Innate and adaptive immune requirements for induction of autoimmune demyelinating disease by molecular mimicry

Julie K. Olson, J. Ludovic Croxford, Stephen D. Miller*

*Corresponding author for this work

Research output: Contribution to journalArticlepeer-review

43 Scopus citations


Molecular mimicry is the main postulated mechanism by which infectious agents induce autoimmune disease. A number of animal models have been utilized to establish a link between molecular mimicry and autoimmunity. However, a model of infectious disease whereby a natural pathogen expressing a known mimic epitope can induce autoimmunity to a known self-antigen leading to clinical autoimmune disease is still lacking. We have engineered a recombinant Theiler's murine encephalomyelitis virus (TMEV) to express an encephalitogenic myelin proteolipid protein PLP139-151 epitope (PLP-TMEV) and a PLP 139-151 mimic peptide naturally expressed by Haemophilus influenzae (HI-TMEV). Infection of mice with either PLP-TMEV or HI-TMEV induces early-onset disease that is associated with the activation of cross-reactive PLP139-151-specific immunopathologic CD4+ Th1 cells. Based on results from this model, we hypothesize, due to the considerable degeneracy in the T cell repertoire, that induction of full-blown autoimmune disease via molecular mimicry is a tightly regulated process requiring multiple factors related to the pathogen expressing the potential mimic epitope. In this review, we will discuss how various factors related to the infectious environment control whether or not autoimmune disease is initiated. Contributing factors include the nature of the innate immune response to the pathogen which determines the immunopathologic potential of the induced cross-reactive T cells, the capacity of the mimic epitope to be processed and presented from its natural flanking sequences in the pathogen-encoded protein, the site(s) of the primary infection in the host and the ability of the pathogen to persist, and the potential requirement for multiple infections with the same or different pathogens.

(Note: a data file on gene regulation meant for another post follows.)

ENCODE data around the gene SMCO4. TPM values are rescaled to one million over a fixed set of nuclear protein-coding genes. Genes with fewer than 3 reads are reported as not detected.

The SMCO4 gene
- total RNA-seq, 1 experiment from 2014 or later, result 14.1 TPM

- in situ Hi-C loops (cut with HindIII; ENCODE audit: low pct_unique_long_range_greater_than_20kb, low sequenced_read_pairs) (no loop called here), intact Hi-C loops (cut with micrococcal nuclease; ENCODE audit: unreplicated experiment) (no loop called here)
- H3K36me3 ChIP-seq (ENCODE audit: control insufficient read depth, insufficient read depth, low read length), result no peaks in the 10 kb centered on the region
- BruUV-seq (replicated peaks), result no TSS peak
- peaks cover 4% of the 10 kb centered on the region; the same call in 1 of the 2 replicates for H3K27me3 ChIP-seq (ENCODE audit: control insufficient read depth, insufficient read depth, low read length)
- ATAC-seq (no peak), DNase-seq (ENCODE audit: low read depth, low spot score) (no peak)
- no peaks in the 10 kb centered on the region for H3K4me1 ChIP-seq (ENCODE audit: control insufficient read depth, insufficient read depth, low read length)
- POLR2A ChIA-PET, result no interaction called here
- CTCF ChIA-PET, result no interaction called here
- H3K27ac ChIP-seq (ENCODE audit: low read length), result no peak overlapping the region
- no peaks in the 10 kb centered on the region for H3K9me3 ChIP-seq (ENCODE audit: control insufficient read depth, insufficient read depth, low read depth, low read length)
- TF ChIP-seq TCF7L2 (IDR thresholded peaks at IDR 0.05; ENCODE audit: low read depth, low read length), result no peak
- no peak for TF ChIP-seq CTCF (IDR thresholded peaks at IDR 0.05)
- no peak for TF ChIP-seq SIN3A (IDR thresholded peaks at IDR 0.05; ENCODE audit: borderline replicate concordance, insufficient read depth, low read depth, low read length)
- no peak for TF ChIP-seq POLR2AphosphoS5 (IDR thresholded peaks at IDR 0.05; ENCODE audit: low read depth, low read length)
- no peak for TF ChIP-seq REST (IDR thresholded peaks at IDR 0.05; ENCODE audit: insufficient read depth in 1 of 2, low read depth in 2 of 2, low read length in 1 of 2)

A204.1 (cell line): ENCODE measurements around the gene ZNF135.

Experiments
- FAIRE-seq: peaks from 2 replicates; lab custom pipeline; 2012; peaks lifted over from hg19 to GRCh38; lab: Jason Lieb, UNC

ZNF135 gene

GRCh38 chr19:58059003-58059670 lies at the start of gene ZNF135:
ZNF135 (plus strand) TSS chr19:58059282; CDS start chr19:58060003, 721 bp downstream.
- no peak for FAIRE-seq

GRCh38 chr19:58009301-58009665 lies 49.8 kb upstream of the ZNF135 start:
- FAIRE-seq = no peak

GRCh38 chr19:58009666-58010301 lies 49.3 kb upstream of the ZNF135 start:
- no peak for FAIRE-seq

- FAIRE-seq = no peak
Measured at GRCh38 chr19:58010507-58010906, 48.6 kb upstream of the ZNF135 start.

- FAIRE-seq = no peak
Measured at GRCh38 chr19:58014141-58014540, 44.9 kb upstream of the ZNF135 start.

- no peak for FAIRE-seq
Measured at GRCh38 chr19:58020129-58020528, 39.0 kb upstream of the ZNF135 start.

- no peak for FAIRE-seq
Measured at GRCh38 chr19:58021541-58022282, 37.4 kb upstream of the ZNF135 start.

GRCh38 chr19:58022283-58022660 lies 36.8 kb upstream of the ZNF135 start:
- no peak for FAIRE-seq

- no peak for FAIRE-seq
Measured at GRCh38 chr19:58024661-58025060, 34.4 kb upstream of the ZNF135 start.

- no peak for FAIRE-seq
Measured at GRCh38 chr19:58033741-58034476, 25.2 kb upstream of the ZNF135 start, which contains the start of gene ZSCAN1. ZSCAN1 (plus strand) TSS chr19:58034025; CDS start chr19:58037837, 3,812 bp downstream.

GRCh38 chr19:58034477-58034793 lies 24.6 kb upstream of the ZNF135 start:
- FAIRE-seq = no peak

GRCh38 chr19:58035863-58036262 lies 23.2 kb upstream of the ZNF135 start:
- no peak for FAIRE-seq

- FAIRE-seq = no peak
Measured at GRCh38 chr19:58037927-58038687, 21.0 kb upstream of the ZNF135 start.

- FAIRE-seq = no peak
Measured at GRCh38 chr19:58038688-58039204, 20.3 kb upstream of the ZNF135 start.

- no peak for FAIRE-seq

Original languageEnglish (US)
Pages (from-to)1103-1108
Number of pages6
JournalMolecular Immunology
Issue number14-15
StatePublished - Feb 2004


  • Innate immunity
  • Molecular mimicry
  • Multiple sclerosis
  • T cell degeneracy
  • Theiler's virus

ASJC Scopus subject areas

  • Immunology
  • Molecular Biology


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